# Selling mutual fund to secure profits and buy back at higher basis

I have $2.5k in a mutual fund that has a 30 minimum holding period - to avoid fees. It's been 30 days and I've netted about$150 on the position. I understand that the purpose of mutual funds is for long term investments. And I am interested in the long term investment.

However, if I wanted to sell and secure the $150 and immediately buy back$2.5k at a higher basis, would that be less effective than continuing to hold the position given the same scenario? Or does the higher cost-basis have far less effect than holding the original position?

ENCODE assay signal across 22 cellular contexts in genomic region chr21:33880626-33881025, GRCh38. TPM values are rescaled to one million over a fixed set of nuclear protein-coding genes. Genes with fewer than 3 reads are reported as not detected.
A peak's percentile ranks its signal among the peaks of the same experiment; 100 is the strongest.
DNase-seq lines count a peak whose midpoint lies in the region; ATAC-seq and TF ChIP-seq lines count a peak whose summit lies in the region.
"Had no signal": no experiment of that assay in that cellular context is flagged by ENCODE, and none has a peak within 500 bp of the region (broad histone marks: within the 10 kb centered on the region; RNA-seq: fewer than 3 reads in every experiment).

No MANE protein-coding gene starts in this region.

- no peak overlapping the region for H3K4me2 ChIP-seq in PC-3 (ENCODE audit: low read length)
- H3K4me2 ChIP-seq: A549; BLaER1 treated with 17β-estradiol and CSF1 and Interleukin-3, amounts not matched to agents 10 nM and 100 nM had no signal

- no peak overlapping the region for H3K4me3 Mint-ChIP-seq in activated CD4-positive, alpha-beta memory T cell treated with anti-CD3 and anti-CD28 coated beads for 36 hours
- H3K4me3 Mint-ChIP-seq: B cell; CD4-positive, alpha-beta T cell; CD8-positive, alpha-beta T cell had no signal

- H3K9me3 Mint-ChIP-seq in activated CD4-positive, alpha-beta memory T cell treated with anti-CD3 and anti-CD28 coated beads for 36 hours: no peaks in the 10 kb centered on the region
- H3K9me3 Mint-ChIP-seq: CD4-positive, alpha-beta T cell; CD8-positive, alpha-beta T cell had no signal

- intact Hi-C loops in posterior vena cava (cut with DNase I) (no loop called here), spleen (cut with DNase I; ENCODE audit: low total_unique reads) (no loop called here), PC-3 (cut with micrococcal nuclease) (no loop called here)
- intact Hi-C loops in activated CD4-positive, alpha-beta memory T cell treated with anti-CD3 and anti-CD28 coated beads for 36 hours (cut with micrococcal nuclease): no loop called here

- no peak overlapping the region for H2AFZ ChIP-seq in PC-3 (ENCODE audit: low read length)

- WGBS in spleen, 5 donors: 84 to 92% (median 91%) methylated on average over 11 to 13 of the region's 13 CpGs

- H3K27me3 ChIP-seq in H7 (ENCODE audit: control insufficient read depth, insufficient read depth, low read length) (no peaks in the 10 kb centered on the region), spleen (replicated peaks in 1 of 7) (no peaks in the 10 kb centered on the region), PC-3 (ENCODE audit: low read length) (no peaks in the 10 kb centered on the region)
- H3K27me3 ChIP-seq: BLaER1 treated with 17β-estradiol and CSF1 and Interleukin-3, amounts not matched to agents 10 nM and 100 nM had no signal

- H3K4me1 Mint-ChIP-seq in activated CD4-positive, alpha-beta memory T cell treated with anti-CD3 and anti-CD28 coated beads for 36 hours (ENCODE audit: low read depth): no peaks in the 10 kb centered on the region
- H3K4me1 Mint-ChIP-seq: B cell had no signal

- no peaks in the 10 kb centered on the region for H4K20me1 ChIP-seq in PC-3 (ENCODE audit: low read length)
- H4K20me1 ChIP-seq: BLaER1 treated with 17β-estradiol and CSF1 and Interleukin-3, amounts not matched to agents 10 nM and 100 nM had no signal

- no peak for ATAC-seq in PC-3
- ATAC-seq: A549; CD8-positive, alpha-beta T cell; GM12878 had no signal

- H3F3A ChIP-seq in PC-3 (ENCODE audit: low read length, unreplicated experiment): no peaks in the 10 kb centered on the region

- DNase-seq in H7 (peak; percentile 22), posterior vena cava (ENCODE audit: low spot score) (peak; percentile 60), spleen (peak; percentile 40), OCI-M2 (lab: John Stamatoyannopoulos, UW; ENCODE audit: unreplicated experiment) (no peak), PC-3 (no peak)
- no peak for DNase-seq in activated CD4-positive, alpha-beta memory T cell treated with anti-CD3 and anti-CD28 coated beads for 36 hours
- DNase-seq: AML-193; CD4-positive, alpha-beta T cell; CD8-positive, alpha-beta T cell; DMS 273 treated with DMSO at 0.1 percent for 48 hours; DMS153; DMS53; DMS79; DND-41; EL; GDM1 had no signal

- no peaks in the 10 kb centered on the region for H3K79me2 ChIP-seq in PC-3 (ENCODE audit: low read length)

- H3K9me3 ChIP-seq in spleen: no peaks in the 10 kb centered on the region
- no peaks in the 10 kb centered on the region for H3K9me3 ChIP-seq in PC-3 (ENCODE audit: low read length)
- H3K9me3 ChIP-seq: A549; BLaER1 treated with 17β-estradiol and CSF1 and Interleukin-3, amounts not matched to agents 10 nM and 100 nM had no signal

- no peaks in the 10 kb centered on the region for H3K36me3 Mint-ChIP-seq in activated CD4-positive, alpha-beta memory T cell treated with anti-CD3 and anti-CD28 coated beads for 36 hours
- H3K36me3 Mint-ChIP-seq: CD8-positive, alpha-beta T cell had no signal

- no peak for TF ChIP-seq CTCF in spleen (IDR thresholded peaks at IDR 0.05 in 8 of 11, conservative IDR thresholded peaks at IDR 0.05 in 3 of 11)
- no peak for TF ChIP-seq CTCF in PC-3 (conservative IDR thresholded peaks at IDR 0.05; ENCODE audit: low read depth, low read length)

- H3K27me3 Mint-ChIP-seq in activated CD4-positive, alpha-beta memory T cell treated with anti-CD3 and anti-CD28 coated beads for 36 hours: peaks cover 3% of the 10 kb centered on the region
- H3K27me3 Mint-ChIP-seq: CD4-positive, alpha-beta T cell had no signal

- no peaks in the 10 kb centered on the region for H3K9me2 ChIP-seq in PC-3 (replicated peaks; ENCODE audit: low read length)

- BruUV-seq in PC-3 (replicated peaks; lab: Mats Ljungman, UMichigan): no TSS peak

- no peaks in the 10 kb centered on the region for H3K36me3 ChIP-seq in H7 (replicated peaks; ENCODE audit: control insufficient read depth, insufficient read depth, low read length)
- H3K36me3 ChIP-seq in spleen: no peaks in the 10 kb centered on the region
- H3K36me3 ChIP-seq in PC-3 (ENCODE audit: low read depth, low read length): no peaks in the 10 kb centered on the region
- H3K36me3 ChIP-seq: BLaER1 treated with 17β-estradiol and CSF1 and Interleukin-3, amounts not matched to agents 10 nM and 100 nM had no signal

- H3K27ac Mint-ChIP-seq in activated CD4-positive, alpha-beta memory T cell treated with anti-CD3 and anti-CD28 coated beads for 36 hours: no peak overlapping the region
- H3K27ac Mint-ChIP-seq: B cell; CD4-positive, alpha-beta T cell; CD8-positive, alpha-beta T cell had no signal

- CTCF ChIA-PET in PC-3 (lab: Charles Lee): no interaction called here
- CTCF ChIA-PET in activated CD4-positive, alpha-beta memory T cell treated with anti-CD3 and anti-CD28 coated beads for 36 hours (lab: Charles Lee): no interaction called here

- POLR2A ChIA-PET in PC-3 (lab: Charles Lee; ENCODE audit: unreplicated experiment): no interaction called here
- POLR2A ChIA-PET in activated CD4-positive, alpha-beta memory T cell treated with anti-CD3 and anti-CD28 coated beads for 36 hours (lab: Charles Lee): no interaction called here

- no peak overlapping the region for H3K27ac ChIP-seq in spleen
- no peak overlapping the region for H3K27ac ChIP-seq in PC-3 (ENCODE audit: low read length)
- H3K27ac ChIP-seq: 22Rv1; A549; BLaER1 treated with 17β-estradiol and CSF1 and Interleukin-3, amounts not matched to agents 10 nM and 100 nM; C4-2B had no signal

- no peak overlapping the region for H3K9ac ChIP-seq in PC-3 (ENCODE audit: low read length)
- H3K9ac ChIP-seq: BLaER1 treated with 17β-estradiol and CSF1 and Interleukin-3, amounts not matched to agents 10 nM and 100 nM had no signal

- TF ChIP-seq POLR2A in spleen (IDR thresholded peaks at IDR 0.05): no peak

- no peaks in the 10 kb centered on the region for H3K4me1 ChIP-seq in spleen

If you keep resetting the cost basis like this you run the risk of falling into the higher rate when you finally sell. Why not simply sell $150 worth of the units and leave the remainder at the original purchase date and cost basis.$150/2500 = 6%. Without further details, you are making a capital gain of approximately 6% on $150, which is about$9. A $9 declared capital gain is hardly going to break the bank. Once you have passed the one year threshold for long-term capital gains, then you can consider the benefits of rebasing the costs. • I don't understand your math on the 6%/$9. He already has a capital gain of $150. Commented Jun 20, 2016 at 17:32 • @BrenBarn He doesn't have a declarable$150 cap gain if he only sells $150 worth of units. He sells 6% of the holding on which he has made a 6% profit. If he were to sell the entire holding in order to rebase his costs then yes, he would have a$150 capital gain, but I am suggesting he does not sell the entire holding, just $150 worth. Commented Jun 20, 2016 at 17:36 • Ah, now I see what you're suggesting. But not sure I see the point of it. If the goal is to reset the basis, selling just$150 won't achieve it. And although as you say the capital gain won't break the bank, that's because the gain is so small that it doesn't meaningfully "lock in" very much gain or a higher basis. Commented Jun 20, 2016 at 17:40